Up to 20 million pregnant women in Africa receive intermittent presumptive treatment (IPTp) with the antimalarial sulfadoxine-pyrimethamine (SP) each year to prevent P. falciparum infection of the placenta; however, no one has studied the long term effects on their offspring. IPTp has been shown to reduce the incidence of placental malaria, severe maternal anemia, pre-term delivery, and increase mean birth weight, particularly during first and second pregnancy when women are most susceptible. Our preliminary studies indicate that IPTp selects for drug resistance alleles in placental infections, and that these resistance alleles are associated with increased risk of placental inflammation and low birth weight. Further, we find that IPTp is associated with an increased abundance of resistance alleles in the parasites infecting the offspring during infancy, and that infants exposed to IPTp in utero experience parasitemia at a younger age and more frequently throughout infancy. This project will examine the mechanisms that underlie these novel phenomena we have observed, and extend these to better understand the effects of IPTp on long term disease outcomes. In the mothers, we will assess whether inflammation related to resistant parasites also affects risk of maternal anemia, specifically by increasing IL-6 and hepcidin levels. In the children, we will examine whether IPTp increases risk of not only parasitemia, but also the risk of severe syndromes, including severe anemia and respiratory distress. We propose three alternative mechanisms by which IPTp might contribute to increased risk of disease: resistant parasites persist for a longer duration, leading to more severe clinical disease; resistant parasites increase inflammation, which is associated with severe malaria syndromes; resistant parasites are more virulent and grow to a higher density, a phenomenon known as competitive facilitation, which may result in increased clinical disease. We will examine these potential relationships using data and samples from a prospective delivery cohort of pregnant women and their offspring from Muheza, Tanzania who were followed for up to three years after delivery (2003-2006). We have a clinical database recording anemia and respiratory distress in women and infants, and we will relate this data to duration of infection using parasite genotyping, inflammation using cytokine and hepcidin measures, and parasite density.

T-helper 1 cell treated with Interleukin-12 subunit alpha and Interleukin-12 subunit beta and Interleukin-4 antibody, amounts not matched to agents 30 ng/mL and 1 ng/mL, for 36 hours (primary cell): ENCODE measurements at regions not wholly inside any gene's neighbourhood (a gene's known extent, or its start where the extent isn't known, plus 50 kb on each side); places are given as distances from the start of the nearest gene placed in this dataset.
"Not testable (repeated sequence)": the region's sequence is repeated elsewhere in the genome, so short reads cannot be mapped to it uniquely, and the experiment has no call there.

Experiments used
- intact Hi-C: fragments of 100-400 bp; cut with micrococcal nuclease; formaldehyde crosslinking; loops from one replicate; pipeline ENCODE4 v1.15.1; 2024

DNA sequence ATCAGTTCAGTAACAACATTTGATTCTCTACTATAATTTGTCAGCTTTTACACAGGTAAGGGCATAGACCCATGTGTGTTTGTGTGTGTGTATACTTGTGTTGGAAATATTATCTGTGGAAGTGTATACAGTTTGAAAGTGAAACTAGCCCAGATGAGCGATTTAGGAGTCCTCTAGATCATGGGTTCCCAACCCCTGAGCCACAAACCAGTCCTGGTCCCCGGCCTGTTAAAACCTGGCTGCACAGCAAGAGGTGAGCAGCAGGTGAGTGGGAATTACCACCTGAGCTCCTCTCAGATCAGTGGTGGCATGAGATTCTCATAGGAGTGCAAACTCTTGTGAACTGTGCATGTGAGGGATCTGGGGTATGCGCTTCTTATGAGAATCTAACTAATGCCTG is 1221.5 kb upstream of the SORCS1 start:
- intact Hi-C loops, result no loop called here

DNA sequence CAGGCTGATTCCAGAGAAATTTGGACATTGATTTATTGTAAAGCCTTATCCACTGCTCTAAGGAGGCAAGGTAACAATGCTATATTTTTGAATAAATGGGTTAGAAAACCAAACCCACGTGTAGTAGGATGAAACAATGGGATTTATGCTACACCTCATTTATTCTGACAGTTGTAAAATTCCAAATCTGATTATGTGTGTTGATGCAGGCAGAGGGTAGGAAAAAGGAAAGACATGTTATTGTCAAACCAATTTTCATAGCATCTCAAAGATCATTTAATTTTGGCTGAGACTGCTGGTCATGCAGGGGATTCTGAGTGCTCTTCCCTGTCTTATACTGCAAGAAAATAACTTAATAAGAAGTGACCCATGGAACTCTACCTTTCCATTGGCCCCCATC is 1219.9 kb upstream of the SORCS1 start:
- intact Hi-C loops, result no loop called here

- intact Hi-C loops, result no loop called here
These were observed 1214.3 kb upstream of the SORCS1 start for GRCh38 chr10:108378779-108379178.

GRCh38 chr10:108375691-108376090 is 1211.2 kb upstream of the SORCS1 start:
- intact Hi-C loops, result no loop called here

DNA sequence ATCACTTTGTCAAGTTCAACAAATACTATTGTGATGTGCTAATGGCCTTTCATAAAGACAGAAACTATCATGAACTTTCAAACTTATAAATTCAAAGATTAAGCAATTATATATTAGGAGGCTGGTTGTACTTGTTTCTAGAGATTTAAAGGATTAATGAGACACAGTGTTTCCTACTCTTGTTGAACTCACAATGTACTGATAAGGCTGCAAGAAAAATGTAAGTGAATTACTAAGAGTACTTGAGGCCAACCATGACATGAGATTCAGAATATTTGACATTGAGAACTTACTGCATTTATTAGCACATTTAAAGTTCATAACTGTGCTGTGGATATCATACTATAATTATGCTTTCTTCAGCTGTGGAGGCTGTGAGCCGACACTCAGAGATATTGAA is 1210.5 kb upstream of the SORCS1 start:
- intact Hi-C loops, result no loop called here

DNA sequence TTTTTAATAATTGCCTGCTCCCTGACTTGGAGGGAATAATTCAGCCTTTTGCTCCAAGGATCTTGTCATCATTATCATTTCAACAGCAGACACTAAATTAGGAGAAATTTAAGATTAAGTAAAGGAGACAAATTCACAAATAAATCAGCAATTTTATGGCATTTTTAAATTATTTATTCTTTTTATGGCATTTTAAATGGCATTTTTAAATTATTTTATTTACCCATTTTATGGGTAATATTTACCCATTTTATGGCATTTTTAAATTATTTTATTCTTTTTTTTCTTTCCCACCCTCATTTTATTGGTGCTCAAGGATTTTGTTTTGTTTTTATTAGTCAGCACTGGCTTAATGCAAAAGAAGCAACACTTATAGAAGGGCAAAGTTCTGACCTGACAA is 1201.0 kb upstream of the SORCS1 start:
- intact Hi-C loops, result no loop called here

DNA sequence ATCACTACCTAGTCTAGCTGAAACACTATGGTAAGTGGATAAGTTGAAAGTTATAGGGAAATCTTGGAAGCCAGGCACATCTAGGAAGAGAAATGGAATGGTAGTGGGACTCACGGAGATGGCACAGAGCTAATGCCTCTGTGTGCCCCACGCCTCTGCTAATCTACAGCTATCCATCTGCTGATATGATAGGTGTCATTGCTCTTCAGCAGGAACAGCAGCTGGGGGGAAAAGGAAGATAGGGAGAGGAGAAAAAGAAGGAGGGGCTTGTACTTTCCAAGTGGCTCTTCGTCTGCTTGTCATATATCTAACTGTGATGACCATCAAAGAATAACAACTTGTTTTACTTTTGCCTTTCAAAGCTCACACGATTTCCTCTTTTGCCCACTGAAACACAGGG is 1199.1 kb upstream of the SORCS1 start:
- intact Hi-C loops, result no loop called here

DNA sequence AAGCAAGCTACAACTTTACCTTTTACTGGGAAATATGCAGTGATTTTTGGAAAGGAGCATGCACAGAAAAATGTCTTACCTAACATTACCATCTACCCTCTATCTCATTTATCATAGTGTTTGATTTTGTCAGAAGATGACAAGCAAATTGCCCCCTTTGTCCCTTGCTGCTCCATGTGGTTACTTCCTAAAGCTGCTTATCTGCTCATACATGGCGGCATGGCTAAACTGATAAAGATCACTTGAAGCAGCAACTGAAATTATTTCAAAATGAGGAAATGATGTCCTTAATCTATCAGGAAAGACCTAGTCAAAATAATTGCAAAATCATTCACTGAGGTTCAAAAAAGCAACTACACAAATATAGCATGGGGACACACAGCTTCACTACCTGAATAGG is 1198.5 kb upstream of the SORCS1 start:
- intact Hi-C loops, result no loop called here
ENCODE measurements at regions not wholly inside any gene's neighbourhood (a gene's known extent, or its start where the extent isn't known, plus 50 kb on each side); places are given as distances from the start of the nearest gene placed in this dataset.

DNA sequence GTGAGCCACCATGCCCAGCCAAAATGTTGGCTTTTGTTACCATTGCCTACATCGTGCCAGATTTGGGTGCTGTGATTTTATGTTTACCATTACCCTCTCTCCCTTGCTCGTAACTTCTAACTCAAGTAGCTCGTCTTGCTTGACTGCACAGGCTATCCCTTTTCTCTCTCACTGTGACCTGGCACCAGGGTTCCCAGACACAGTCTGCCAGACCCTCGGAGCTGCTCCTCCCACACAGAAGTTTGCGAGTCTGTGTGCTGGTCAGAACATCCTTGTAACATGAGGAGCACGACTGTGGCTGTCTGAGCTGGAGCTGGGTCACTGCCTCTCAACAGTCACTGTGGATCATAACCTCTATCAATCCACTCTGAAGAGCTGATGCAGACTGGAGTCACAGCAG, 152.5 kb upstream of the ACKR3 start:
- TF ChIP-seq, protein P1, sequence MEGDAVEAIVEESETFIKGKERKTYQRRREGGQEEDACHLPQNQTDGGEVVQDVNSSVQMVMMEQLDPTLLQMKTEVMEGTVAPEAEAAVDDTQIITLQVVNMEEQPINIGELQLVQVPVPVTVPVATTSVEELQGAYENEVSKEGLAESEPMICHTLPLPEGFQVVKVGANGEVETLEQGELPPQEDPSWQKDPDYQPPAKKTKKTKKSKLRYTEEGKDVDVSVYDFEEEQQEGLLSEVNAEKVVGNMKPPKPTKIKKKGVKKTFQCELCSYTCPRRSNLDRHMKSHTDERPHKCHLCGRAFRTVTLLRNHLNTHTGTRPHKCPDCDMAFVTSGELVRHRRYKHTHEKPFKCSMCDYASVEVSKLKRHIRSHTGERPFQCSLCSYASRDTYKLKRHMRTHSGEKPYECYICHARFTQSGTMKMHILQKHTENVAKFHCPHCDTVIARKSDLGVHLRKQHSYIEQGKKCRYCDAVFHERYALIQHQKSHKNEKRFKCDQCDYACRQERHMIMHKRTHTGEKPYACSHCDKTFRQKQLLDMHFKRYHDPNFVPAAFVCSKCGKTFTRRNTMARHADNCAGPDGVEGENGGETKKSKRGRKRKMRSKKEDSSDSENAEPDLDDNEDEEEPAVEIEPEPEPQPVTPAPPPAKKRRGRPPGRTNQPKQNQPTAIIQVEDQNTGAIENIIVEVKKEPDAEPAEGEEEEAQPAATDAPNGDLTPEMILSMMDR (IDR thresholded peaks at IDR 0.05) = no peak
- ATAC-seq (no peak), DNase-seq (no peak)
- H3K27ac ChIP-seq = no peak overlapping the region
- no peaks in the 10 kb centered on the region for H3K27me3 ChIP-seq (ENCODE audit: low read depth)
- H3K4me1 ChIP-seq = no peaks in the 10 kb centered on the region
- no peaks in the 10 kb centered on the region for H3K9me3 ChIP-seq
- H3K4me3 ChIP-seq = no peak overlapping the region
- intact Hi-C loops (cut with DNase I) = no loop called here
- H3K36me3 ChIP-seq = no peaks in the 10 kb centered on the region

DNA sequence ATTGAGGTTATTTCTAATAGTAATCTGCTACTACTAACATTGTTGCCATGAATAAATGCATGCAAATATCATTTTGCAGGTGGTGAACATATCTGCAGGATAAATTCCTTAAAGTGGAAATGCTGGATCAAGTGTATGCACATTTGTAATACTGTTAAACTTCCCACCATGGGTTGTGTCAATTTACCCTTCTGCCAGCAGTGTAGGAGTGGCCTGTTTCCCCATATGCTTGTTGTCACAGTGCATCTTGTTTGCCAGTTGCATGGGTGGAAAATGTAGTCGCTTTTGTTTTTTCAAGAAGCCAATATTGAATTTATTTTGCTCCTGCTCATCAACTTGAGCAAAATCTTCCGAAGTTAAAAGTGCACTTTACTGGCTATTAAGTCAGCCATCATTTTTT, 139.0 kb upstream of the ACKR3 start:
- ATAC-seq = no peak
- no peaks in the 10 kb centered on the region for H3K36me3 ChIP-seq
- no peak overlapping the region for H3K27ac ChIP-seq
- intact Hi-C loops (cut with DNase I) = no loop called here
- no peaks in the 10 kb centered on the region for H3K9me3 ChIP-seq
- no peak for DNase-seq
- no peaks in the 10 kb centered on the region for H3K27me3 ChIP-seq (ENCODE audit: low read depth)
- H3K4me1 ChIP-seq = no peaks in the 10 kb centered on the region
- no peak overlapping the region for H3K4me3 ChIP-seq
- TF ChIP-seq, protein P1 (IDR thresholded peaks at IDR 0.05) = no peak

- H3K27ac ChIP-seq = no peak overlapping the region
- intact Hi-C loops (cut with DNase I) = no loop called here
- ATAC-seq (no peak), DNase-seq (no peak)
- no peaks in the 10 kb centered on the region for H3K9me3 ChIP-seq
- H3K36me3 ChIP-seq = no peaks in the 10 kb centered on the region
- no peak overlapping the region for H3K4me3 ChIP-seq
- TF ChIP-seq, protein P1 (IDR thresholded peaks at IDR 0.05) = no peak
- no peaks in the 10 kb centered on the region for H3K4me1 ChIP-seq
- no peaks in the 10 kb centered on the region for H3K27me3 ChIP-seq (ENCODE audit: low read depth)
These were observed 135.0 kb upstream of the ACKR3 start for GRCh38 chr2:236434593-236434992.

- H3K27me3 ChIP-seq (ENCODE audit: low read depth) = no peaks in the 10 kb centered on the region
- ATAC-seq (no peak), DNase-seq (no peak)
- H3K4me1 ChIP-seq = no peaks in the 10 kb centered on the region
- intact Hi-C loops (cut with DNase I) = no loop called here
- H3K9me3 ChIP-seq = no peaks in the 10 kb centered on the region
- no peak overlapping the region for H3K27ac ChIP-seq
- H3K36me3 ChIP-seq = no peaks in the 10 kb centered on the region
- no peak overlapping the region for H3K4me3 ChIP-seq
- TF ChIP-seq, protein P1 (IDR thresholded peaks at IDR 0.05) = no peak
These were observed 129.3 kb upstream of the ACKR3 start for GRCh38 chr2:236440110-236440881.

Our observation that IPTp increases malaria risk in offspring creates an opportunity to better understand the mechanisms that may underlie risk of anemia and respiratory distress, two major killers in this population. Our proposed studies have important relevance for antimalarial policy affecting tens of millions of pregnant women.
|Harrington, Whitney E; Morrison, Robert; Fried, Michal et al. (2013) Intermittent preventive treatment in pregnant women is associated with increased risk of severe malaria in their offspring. PLoS One 8:e56183|
|Harrington, Whitney E; Mutabingwa, Theonest K; Kabyemela, Edward et al. (2011) Intermittent treatment to prevent pregnancy malaria does not confer benefit in an area of widespread drug resistance. Clin Infect Dis 53:224-30|